Hardware, design and build: a classy, pared down style
With its physical resemblance to the iMac 21.5-inch, this section is identical for the iMac 27-inch. We noted the same qualities and faults on both models. The photos here are, though, photos of the 27-inch model, webcam image included.
The allure of this new iMac 27-inch 2010 hasn't changed. This all-in-one still looks good on a desk thanks to a studied aesthetic and irreprochable aluminium finish. The minimalist style so dear to Apple is once again in evidence: you just need one power cable for your iMac and it's well hidden behind the base. It's clean and clear with nothing making the desk look untidy. The choice of a glossy coating for the screen is however debatable. Best not to touch the black zone that picks up fingerprints all too easily.
With the iMac, Apple still supplies the tiny laptop type (or should we say MacBook) keyboard. Very light and nice to use in spite of the narrow buttons. When ordering, you can go for a corded model and/or a keyboard with a number pad. The keyboard is accompanied by the Apple Magic Mouse with its debatable design.
There is one innovation however as it is now possible to use the Apple Magic Trackpad with an iMac (available at the Apple Store). This big touchpad is particularly nice to use, particularly when there's nowhere stable to put your mouse.
All these peripherals are wireless and run on batteries (Apple hasn't neglected this and offers us their "Latest Innovation: Rechargeable Batteries").
The webcam gives a nice image, although the light areas of the image are subject to overexposure. Contrast is fine and white balance and fluidity ok.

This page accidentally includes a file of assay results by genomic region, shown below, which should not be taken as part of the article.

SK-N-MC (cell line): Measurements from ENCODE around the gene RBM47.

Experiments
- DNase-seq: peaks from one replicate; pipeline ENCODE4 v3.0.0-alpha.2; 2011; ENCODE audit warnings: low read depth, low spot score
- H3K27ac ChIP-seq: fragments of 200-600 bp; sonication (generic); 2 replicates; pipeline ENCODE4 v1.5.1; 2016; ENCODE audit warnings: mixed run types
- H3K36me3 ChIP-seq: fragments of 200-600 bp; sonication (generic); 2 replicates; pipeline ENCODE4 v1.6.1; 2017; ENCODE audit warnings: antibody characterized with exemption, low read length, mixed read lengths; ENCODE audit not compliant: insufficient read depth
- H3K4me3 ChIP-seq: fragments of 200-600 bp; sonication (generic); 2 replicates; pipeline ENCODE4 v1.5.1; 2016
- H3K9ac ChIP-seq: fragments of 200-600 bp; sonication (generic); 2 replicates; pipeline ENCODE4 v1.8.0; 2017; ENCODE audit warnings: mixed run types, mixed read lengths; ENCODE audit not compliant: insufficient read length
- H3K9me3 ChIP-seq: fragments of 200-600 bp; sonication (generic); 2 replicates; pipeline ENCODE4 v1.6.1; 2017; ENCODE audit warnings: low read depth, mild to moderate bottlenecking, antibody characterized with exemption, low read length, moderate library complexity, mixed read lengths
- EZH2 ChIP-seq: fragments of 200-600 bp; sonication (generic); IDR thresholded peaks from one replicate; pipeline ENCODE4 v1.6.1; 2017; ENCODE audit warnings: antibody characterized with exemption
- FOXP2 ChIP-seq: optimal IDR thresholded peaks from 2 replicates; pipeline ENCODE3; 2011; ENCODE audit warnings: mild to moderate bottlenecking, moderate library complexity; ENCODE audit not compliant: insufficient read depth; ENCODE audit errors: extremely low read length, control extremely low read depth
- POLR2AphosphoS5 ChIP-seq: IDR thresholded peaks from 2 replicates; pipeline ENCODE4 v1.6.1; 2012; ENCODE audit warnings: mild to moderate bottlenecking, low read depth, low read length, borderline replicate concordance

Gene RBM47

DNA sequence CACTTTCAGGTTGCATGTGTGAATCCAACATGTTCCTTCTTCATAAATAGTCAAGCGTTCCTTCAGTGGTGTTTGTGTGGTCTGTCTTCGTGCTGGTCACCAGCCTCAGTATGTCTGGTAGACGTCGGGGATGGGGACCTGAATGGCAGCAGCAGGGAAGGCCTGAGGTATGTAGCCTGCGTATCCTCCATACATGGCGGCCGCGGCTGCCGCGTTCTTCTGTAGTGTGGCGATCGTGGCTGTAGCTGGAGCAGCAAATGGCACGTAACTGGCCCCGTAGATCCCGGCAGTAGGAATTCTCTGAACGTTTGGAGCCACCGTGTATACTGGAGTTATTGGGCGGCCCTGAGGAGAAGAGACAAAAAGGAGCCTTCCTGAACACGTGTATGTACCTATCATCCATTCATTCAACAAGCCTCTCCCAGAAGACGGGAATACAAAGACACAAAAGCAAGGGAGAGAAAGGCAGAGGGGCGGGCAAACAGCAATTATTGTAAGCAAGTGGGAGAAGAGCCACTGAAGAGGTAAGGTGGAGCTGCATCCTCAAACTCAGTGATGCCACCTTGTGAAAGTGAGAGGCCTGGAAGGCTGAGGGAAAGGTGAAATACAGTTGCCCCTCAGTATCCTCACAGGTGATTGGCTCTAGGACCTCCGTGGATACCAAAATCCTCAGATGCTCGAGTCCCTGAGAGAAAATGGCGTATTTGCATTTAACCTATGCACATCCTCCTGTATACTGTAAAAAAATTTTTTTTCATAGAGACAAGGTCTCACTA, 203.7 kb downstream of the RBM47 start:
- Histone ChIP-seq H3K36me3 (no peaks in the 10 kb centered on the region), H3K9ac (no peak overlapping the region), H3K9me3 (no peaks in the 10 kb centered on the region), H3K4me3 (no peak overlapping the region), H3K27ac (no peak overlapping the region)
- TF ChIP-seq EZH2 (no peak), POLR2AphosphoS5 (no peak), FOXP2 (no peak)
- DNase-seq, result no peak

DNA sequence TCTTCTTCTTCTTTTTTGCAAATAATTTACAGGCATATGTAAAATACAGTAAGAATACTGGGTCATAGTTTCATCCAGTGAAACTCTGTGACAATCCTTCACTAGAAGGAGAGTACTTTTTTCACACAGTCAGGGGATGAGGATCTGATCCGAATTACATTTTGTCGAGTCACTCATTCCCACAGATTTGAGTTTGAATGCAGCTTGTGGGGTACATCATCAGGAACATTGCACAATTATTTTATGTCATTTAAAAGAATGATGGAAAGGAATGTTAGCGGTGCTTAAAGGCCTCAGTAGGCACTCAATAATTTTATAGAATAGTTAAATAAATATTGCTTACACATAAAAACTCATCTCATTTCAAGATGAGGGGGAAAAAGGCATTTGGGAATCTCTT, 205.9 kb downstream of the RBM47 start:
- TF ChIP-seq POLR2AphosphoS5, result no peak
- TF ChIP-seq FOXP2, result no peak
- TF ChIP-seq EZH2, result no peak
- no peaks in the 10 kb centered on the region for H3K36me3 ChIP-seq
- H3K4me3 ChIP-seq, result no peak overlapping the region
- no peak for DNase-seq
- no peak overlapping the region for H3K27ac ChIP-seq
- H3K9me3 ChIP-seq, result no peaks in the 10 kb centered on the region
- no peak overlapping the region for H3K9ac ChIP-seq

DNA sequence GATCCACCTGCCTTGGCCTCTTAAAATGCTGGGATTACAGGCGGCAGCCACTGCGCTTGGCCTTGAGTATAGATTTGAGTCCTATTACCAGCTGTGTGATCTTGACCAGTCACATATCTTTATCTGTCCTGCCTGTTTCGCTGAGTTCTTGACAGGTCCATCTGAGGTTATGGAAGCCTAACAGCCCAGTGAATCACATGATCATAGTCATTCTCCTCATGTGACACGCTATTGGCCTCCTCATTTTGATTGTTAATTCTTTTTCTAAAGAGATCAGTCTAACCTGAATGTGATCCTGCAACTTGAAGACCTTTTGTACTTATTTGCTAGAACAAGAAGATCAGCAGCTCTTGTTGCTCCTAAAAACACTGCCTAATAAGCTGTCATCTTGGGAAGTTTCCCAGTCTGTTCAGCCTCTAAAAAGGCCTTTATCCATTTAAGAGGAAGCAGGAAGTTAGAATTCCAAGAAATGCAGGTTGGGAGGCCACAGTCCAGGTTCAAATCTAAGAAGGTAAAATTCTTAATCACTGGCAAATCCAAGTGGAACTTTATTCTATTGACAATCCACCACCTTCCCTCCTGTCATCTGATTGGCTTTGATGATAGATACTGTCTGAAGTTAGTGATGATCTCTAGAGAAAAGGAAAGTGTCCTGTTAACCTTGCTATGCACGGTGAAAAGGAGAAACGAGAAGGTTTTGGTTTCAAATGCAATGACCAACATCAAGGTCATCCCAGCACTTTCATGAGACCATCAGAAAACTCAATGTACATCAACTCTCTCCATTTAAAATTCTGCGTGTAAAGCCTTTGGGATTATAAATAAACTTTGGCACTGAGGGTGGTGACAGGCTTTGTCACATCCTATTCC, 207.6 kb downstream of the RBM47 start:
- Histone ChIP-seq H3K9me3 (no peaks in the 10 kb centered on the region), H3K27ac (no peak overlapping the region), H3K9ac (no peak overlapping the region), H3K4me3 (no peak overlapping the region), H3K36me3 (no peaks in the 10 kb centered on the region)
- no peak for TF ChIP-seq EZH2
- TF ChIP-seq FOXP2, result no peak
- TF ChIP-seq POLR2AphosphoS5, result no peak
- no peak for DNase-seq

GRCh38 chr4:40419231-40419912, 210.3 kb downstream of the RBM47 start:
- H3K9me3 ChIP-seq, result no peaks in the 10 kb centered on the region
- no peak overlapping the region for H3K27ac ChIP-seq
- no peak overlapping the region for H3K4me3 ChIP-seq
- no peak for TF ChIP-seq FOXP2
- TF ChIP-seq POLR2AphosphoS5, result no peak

The fan is quiet and cooling is aided by the aluminium casing which dissipates heat very well. This is fortunate as the new iMac tends to heat up rapidly. The fan gives off a deadened, very discreet sound, even when demanding tasks are requested of the computer.
No innovations when it comes to connectivity and this is a real shame. All the connectors are at the back and on the side of the machine. There are 2 optical mini-jacks (in and out), four USB 2.0 ports, one FireWire 800, one mini DisplayPort and one RJ45. On the right hand side of the computer you'll find the DVD rewriter and SD memory card reader.
Sure, it's all discreetly built-in and looks aesthetic, but you can only regret that there are no USB ports on even one of the iMac's sides. It would also have made the headphones out more accessible if it had been placed here and this would certainly not have spoiled the overall effect of the machine. This is particularly difficult to understand seeing as it would have been even more in keeping with the Apple aesthetic if they had placed some of the ports in the middle of the back of the computer, where they could be hidden by the base (any cables would then have taken the same route as the power cable).
Note also the lack of video ins. A nice screen like this one makes you want to connect up your broadband TV box or a games console. Here, there's no easy way to connect an external source.
Under the lower edge, there's a panel with 3 screws that gives access to the four slots for RAM (total max of 16 GB to be configured on the Apple Store for the throwaway sum of £800). To get to the rest of the components, you'll need to take off the panel. This is an operation that we can only recommend you NOT TO DO, even if this glossy panel were hiding a matte panel that deserved to see the sun (set)!
||Apple iMac 27-inch
|Comparison with the iMac 21-inch (in front)
||Keyboard, Magic Trackpad and Magic Mouse
Processing: moving up to the Core i gives the iMac some extra oomph